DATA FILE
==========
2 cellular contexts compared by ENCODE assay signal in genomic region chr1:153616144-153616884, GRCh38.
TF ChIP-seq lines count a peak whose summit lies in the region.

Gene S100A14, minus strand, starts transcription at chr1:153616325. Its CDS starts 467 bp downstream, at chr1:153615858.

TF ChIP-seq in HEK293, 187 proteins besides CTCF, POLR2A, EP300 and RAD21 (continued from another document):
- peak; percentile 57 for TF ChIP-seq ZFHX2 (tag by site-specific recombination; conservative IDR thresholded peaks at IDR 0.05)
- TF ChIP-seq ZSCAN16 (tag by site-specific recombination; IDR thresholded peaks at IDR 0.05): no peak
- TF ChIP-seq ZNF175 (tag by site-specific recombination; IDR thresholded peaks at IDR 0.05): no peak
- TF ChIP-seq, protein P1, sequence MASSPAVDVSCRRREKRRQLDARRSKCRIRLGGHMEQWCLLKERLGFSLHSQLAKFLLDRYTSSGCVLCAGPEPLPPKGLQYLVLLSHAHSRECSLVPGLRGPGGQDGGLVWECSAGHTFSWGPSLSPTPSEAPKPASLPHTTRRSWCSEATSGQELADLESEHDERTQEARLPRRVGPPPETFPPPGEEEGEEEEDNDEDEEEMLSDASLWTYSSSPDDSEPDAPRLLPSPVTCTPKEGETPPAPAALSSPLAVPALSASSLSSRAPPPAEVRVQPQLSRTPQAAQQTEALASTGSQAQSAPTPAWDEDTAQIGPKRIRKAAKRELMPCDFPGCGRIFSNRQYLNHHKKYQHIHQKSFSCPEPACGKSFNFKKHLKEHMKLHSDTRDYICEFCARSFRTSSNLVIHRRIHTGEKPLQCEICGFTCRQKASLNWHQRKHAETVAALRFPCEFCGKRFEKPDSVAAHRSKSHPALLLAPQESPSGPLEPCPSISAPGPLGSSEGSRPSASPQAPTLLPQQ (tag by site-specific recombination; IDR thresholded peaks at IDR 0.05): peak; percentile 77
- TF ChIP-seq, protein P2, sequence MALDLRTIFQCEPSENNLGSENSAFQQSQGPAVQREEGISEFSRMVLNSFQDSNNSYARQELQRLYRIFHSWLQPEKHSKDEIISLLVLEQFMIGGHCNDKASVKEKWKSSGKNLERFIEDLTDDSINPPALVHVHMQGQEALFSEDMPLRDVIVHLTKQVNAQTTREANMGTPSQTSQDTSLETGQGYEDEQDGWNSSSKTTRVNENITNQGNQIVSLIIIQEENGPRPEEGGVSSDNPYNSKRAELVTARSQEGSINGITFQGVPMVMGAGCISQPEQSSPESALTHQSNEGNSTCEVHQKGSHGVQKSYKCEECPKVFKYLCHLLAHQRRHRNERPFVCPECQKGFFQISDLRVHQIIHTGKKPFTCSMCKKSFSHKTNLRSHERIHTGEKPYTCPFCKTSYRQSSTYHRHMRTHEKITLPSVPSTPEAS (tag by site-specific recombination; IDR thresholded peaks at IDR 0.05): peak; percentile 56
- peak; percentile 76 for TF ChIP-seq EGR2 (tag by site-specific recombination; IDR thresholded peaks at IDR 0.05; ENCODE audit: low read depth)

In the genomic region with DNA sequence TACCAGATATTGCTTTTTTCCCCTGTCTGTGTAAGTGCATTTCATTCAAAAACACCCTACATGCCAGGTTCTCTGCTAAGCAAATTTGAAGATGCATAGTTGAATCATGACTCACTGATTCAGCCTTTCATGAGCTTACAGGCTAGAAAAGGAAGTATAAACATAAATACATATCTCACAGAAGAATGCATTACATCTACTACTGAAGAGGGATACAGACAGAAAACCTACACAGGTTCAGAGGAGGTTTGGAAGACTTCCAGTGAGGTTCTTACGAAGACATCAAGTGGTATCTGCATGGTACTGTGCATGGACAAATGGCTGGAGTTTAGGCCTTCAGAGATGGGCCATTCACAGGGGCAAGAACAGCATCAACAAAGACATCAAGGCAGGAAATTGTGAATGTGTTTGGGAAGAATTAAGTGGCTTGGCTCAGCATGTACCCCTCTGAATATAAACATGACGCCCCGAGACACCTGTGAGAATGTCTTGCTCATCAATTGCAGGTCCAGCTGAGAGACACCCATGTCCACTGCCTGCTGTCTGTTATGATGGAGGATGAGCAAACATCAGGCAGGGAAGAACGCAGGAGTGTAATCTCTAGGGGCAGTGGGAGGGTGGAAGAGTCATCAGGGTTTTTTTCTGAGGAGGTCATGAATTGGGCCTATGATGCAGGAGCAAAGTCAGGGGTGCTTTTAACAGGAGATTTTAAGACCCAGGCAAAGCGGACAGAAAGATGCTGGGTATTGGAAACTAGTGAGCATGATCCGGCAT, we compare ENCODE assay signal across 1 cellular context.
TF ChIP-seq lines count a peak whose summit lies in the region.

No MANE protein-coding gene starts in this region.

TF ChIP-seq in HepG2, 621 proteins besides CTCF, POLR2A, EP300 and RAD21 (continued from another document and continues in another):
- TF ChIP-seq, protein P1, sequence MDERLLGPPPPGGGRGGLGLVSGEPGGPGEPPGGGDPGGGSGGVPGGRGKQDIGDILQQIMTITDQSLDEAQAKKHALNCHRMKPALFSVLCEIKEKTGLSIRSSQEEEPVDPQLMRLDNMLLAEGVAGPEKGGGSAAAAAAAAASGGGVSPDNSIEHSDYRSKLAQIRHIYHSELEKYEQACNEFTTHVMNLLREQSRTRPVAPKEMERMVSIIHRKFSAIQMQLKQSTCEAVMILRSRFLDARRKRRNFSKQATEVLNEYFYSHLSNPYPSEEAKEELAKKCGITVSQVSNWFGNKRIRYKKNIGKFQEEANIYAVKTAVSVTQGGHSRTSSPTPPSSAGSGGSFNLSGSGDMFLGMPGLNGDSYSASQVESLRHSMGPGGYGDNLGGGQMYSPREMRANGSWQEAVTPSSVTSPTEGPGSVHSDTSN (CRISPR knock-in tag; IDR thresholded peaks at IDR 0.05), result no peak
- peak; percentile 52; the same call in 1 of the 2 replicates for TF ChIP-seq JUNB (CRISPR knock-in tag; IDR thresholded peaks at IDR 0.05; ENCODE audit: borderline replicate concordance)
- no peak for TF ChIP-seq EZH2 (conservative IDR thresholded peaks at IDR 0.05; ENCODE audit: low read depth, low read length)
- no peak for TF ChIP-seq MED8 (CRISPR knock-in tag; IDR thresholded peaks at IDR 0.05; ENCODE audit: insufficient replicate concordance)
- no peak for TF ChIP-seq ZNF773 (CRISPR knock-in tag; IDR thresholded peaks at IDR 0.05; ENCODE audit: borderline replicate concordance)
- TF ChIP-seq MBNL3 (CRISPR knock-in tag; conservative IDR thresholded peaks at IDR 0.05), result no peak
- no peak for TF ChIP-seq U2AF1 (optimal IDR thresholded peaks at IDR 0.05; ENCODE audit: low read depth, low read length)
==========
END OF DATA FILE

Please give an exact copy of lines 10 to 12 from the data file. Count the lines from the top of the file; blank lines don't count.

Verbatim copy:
- peak; percentile 76 for TF ChIP-seq EGR2 (tag by site-specific recombination; IDR thresholded peaks at IDR 0.05; ENCODE audit: low read depth)

In the genomic region with DNA sequence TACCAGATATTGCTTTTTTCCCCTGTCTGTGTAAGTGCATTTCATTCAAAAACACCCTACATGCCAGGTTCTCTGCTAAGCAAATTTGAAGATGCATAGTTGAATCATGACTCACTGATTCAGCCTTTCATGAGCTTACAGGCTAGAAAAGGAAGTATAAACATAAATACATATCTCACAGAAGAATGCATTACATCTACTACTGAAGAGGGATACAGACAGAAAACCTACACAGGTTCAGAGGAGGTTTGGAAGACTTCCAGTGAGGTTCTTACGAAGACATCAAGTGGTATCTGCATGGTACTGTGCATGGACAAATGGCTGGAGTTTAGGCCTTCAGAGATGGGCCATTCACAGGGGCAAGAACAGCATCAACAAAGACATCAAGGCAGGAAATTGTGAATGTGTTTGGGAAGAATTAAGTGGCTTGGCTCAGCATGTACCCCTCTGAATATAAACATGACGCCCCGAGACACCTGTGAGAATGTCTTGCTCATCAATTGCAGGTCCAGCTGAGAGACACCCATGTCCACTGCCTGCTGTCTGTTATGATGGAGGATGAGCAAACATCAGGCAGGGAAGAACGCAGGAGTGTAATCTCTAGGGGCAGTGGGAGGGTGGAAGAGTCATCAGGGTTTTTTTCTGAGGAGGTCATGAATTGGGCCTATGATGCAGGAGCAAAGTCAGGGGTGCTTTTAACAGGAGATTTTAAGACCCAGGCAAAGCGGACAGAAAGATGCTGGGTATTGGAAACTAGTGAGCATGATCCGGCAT, we compare ENCODE assay signal across 1 cellular context.
TF ChIP-seq lines count a peak whose summit lies in the region.